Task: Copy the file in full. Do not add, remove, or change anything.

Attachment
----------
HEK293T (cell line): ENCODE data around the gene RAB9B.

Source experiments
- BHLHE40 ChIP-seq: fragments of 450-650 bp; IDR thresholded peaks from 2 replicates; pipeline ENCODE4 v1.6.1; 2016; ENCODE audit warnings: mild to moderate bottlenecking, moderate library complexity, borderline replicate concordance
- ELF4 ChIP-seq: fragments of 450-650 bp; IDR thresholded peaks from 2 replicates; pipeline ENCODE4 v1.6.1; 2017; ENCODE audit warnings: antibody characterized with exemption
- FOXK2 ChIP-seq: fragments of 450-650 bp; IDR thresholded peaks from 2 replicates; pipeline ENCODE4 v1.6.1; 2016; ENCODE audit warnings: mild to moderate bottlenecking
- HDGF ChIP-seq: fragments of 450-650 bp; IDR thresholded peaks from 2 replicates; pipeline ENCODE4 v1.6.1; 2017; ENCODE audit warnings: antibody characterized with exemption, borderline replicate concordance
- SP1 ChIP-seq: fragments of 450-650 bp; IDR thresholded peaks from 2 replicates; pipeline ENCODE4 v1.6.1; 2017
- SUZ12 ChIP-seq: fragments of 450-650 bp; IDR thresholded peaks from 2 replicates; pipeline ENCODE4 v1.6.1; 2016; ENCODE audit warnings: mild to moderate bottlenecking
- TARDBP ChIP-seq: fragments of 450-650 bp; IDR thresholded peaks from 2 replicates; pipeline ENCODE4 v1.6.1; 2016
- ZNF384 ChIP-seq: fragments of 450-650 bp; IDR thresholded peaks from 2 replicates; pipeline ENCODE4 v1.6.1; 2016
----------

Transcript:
HEK293T (cell line): ENCODE data around the gene RAB9B.

Source experiments
- BHLHE40 ChIP-seq: fragments of 450-650 bp; IDR thresholded peaks from 2 replicates; pipeline ENCODE4 v1.6.1; 2016; ENCODE audit warnings: mild to moderate bottlenecking, moderate library complexity, borderline replicate concordance
- ELF4 ChIP-seq: fragments of 450-650 bp; IDR thresholded peaks from 2 replicates; pipeline ENCODE4 v1.6.1; 2017; ENCODE audit warnings: antibody characterized with exemption
- FOXK2 ChIP-seq: fragments of 450-650 bp; IDR thresholded peaks from 2 replicates; pipeline ENCODE4 v1.6.1; 2016; ENCODE audit warnings: mild to moderate bottlenecking
- HDGF ChIP-seq: fragments of 450-650 bp; IDR thresholded peaks from 2 replicates; pipeline ENCODE4 v1.6.1; 2017; ENCODE audit warnings: antibody characterized with exemption, borderline replicate concordance
- SP1 ChIP-seq: fragments of 450-650 bp; IDR thresholded peaks from 2 replicates; pipeline ENCODE4 v1.6.1; 2017
- SUZ12 ChIP-seq: fragments of 450-650 bp; IDR thresholded peaks from 2 replicates; pipeline ENCODE4 v1.6.1; 2016; ENCODE audit warnings: mild to moderate bottlenecking
- TARDBP ChIP-seq: fragments of 450-650 bp; IDR thresholded peaks from 2 replicates; pipeline ENCODE4 v1.6.1; 2016
- ZNF384 ChIP-seq: fragments of 450-650 bp; IDR thresholded peaks from 2 replicates; pipeline ENCODE4 v1.6.1; 2016